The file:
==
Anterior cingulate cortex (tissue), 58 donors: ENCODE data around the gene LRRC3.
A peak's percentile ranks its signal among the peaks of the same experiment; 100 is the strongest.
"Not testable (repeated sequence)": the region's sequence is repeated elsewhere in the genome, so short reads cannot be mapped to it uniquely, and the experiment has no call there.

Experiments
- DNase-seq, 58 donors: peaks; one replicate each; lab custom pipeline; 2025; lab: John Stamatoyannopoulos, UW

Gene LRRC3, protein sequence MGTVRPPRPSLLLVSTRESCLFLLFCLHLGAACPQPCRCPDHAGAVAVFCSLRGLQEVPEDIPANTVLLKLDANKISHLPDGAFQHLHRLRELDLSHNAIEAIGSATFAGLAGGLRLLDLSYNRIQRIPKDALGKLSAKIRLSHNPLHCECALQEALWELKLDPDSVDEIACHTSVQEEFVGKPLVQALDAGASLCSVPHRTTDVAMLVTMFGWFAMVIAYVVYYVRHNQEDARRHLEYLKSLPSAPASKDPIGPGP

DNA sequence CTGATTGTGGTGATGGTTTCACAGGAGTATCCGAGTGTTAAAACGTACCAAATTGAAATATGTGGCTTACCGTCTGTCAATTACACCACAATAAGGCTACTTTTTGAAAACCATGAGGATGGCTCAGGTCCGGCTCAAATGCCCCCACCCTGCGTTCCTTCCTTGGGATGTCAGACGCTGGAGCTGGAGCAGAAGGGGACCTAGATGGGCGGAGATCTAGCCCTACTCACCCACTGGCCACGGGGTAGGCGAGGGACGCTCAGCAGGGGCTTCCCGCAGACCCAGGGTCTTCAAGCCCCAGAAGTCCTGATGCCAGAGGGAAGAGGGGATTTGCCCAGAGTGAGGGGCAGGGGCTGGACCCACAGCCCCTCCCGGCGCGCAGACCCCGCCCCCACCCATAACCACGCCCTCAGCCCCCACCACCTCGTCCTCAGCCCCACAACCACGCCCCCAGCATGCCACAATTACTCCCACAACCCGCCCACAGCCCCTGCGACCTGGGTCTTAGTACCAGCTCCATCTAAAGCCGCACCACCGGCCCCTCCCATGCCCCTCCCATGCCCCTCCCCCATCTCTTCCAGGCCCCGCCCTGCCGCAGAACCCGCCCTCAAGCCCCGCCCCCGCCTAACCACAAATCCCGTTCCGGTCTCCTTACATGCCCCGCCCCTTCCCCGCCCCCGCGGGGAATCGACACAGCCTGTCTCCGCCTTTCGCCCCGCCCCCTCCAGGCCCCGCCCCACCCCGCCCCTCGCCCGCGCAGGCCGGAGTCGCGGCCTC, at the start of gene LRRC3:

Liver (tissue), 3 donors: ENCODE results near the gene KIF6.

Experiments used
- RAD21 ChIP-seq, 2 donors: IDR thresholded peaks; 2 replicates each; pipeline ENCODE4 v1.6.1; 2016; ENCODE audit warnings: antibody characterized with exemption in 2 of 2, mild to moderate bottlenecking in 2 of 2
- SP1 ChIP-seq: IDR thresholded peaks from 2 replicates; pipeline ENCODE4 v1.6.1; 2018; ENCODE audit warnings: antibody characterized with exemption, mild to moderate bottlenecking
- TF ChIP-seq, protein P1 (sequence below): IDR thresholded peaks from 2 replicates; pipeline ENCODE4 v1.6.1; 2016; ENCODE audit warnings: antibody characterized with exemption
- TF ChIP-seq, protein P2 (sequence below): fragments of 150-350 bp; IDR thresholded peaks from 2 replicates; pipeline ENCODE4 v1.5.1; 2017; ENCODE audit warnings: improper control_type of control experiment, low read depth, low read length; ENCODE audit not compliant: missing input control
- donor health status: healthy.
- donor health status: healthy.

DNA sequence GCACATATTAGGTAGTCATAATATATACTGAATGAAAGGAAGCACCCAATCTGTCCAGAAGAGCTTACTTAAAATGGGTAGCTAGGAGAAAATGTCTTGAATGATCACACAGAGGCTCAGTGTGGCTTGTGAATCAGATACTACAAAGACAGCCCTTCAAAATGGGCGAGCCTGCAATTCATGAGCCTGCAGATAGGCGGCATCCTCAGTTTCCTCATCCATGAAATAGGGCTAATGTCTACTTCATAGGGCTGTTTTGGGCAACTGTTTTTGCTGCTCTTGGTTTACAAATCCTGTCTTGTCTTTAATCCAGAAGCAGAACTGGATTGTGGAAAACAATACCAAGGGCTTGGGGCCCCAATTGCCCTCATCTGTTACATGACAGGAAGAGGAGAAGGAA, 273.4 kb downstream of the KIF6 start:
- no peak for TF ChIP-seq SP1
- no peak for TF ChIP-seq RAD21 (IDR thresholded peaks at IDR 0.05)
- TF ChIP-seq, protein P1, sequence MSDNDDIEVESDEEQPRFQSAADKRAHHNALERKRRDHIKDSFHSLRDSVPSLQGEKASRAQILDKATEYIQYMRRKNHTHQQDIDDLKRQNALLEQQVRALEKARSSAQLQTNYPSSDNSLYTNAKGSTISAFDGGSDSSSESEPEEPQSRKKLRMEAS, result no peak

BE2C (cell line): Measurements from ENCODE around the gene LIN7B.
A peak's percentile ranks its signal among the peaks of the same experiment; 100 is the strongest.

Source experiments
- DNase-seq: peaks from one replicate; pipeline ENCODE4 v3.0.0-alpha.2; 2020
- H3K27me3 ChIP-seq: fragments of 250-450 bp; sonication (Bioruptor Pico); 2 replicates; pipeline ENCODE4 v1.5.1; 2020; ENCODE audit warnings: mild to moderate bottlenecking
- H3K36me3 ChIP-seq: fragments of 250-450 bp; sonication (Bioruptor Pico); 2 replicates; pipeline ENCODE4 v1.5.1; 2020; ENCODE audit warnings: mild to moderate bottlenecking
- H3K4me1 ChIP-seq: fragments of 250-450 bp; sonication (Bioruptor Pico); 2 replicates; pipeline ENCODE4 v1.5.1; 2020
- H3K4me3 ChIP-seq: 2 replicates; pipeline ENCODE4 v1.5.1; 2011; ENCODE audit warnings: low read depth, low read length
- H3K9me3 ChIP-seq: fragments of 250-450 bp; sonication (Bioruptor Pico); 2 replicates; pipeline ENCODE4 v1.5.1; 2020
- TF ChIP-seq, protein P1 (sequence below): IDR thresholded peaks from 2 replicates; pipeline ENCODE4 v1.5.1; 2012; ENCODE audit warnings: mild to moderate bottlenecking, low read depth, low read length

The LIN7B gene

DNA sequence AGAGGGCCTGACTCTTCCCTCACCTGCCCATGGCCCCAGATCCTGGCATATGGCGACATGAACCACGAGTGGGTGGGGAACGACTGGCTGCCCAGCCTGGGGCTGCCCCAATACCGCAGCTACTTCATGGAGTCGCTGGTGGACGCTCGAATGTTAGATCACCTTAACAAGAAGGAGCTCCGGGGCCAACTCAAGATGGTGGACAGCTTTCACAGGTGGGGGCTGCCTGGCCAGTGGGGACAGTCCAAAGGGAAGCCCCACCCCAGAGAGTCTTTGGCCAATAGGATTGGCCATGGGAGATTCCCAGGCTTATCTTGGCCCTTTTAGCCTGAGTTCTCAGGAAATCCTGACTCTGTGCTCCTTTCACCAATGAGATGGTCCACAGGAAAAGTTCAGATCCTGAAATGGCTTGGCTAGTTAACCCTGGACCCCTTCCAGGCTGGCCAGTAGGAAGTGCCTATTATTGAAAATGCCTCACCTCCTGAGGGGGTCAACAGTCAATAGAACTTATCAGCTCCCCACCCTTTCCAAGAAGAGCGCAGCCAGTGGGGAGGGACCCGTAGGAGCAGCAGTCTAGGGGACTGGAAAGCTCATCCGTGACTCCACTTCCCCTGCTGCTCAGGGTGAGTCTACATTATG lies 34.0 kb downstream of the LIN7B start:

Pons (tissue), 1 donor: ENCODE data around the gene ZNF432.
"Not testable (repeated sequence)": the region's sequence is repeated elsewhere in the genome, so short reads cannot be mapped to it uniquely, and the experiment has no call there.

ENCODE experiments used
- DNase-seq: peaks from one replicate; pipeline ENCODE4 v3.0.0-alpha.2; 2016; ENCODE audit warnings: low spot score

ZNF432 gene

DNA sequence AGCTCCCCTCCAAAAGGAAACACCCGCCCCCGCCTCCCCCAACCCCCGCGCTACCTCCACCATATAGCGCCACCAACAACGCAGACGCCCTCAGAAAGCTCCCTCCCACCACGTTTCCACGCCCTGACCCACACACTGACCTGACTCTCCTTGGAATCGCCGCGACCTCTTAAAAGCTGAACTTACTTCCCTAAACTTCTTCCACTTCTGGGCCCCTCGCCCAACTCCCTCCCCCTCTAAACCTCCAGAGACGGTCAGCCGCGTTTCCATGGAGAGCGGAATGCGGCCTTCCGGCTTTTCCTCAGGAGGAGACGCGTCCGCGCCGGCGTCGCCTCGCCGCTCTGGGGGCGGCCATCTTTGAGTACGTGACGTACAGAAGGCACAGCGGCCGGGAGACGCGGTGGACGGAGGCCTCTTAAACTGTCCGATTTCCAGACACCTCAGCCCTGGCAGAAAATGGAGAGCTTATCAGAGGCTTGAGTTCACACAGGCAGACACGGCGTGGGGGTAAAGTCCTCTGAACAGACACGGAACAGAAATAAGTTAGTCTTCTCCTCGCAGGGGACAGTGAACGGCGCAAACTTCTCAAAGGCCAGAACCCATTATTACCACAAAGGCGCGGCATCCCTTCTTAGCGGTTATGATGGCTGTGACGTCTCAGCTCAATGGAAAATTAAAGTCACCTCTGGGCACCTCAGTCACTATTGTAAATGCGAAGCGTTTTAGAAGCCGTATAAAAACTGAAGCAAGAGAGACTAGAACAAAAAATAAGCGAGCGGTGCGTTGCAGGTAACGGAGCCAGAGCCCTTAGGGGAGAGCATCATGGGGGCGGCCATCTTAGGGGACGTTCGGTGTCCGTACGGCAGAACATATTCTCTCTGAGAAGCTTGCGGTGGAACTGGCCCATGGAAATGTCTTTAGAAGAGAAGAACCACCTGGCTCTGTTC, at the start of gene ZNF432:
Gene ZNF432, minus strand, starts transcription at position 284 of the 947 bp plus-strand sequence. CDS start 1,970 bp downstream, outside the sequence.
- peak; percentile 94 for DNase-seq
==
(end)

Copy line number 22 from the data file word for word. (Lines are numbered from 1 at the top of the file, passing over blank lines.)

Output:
Source experiments